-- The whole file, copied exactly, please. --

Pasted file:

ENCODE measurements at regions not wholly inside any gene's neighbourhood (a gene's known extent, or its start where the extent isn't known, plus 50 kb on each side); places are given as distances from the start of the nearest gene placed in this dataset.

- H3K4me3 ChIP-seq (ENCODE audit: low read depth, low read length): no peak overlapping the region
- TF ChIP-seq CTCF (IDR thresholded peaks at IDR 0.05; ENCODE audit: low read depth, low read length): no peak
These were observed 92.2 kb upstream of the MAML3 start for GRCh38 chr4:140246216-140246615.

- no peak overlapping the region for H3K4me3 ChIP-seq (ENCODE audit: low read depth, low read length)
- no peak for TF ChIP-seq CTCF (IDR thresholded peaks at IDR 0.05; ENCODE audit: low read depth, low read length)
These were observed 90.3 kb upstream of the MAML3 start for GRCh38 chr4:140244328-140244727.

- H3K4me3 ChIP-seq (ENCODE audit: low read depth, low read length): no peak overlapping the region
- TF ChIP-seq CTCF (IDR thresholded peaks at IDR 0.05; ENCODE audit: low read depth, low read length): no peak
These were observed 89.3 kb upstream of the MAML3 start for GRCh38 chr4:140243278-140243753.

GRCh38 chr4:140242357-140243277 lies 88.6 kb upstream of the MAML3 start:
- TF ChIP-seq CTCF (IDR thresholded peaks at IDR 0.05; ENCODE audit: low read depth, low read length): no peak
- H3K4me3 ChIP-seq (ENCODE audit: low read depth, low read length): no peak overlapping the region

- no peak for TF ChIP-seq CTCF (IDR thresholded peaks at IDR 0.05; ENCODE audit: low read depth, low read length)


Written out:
ENCODE measurements at regions not wholly inside any gene's neighbourhood (a gene's known extent, or its start where the extent isn't known, plus 50 kb on each side); places are given as distances from the start of the nearest gene placed in this dataset.

- H3K4me3 ChIP-seq (ENCODE audit: low read depth, low read length): no peak overlapping the region
- TF ChIP-seq CTCF (IDR thresholded peaks at IDR 0.05; ENCODE audit: low read depth, low read length): no peak
These were observed 92.2 kb upstream of the MAML3 start for GRCh38 chr4:140246216-140246615.

- no peak overlapping the region for H3K4me3 ChIP-seq (ENCODE audit: low read depth, low read length)
- no peak for TF ChIP-seq CTCF (IDR thresholded peaks at IDR 0.05; ENCODE audit: low read depth, low read length)
These were observed 90.3 kb upstream of the MAML3 start for GRCh38 chr4:140244328-140244727.

- H3K4me3 ChIP-seq (ENCODE audit: low read depth, low read length): no peak overlapping the region
- TF ChIP-seq CTCF (IDR thresholded peaks at IDR 0.05; ENCODE audit: low read depth, low read length): no peak
These were observed 89.3 kb upstream of the MAML3 start for GRCh38 chr4:140243278-140243753.

GRCh38 chr4:140242357-140243277 lies 88.6 kb upstream of the MAML3 start:
- TF ChIP-seq CTCF (IDR thresholded peaks at IDR 0.05; ENCODE audit: low read depth, low read length): no peak
- H3K4me3 ChIP-seq (ENCODE audit: low read depth, low read length): no peak overlapping the region

- no peak for TF ChIP-seq CTCF (IDR thresholded peaks at IDR 0.05; ENCODE audit: low read depth, low read length)